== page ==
Plainfield’s Historic Lampkin House: Another State Historic Tax Credit “Poster Child”
For the Lampkin House, an 18th century Plainfield landmark, the clock is ticking. Included on PNJ’s 2009 list of the 10 most Endangered Historic Sites in New Jersey, this rare surviving example of the state’s earliest residential architecture remains vacant, continuing to deteriorate. The deceased former owner was financially impoverished, leaving the estate with no money to complete needed repairs or regular maintenance. Further, PNJ has received word that the house is now less than a month from foreclosure, and remains subject to additional liens.
The Lampkin House just needs a buyer: someone who appreciates and recognizes its significance, and wants to own a piece of New Jersey’s history. However, that buyer would also have to have not only the time, but the financial means, to satisfy multiple liens and return a 200+ year-old house that has been severely neglected to livable condition. A challenge, to say the least.
But what if there were a financial incentive? Something that could provide a potential buyer with a reward for purchasing and appropriately preserving this building? If New Jersey benefited from a state historic tax credit, there would be. Pennsylvania’s House of Representatives recently passed their state historic tax credit– if the Senate follows suit, they will complete the circle of states bordering New Jersey that have this type of credit. Every day that we remain without a state tax credit is another day that investment dollars pass up New Jersey for better opportunities in surrounding states, and another day that properties like the Lampkin House miss the opportunity for restoration.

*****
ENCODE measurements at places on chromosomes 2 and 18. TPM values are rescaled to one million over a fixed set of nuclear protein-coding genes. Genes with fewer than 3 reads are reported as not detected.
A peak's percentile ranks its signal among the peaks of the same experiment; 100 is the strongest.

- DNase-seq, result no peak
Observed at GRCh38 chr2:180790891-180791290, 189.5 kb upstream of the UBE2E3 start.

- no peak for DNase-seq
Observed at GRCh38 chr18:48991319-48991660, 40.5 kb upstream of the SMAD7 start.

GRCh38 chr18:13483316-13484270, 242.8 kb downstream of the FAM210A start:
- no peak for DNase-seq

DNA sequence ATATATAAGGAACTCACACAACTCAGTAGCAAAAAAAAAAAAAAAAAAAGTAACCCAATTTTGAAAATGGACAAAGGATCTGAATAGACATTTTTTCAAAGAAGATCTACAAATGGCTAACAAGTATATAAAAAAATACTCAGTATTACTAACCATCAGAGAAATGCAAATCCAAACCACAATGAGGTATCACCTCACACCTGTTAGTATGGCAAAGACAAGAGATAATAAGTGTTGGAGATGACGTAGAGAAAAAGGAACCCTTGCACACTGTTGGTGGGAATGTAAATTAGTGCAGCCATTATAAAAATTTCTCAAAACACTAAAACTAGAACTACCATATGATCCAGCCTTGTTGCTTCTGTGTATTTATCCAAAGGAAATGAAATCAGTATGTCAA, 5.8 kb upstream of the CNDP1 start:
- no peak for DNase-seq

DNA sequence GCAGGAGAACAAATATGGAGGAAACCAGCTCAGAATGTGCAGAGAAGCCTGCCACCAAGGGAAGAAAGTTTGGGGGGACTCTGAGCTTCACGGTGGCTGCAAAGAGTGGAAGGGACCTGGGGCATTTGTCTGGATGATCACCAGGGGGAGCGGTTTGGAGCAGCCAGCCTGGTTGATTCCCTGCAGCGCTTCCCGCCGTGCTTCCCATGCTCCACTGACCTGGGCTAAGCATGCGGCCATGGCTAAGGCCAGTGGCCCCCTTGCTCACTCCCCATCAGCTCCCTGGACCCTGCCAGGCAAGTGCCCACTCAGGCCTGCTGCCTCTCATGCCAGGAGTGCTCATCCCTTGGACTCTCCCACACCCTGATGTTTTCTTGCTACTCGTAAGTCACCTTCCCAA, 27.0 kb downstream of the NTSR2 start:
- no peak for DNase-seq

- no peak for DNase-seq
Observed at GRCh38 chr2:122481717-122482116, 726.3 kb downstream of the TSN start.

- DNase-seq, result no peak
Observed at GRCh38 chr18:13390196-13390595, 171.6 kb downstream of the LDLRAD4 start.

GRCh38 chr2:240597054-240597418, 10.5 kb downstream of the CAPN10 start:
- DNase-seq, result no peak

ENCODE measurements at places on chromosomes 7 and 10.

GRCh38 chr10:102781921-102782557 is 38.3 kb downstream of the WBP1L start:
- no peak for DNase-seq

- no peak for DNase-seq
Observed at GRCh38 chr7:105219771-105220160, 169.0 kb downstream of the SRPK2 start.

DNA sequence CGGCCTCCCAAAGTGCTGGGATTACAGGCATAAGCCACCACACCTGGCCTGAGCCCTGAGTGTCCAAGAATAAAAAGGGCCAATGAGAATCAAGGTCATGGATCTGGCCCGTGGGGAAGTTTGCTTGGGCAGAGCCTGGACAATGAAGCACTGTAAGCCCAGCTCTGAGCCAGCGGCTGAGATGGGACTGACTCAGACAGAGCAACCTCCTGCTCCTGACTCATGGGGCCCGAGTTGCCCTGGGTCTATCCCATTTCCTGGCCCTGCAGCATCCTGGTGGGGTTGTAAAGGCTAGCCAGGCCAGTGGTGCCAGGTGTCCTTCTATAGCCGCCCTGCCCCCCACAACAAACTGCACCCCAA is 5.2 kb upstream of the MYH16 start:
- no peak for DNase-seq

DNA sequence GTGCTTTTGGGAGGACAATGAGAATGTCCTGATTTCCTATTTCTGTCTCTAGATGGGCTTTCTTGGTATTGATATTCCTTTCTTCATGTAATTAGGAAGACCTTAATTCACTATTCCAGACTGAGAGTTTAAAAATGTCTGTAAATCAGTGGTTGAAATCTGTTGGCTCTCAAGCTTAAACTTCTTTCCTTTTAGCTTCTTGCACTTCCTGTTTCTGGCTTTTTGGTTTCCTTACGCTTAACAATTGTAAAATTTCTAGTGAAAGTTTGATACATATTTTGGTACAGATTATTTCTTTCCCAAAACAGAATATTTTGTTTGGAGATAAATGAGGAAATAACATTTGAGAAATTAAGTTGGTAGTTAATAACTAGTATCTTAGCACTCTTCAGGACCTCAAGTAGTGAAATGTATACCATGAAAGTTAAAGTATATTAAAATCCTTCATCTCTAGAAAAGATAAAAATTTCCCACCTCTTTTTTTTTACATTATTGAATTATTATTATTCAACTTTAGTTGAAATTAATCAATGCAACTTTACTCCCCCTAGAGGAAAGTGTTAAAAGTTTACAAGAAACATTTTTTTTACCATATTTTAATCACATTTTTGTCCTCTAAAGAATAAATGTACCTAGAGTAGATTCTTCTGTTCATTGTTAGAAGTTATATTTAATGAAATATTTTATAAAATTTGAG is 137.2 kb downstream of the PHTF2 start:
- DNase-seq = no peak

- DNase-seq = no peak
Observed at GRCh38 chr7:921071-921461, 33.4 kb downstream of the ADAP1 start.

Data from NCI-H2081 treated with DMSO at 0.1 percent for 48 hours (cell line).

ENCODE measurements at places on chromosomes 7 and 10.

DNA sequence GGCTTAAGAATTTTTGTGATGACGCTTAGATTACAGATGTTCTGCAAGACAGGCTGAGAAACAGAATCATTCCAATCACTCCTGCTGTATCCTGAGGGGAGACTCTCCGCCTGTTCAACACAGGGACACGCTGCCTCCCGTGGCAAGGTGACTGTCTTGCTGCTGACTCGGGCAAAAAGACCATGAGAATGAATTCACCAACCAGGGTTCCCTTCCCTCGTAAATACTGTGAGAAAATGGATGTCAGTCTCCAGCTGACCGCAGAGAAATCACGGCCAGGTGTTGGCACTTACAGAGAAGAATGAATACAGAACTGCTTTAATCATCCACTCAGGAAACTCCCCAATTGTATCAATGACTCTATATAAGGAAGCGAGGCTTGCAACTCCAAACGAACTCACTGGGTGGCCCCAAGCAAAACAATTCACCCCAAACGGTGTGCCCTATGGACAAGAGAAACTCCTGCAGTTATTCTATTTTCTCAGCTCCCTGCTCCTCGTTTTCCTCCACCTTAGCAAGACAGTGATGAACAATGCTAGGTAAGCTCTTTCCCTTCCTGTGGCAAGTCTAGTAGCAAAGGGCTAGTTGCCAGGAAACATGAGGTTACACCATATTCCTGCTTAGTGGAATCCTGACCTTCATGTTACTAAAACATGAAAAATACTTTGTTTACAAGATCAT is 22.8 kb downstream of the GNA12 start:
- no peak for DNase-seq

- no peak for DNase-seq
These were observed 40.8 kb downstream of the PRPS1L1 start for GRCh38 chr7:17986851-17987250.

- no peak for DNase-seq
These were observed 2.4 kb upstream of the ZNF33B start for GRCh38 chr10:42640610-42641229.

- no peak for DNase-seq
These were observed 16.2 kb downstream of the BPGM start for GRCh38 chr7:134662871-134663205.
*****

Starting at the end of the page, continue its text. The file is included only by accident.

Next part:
For now, Plainfield’s Colonial-era gem and scores of properties like it wait to see if New Jersey’s legislators will enact a state historic tax credit before it’s too late. And the clock is ticking.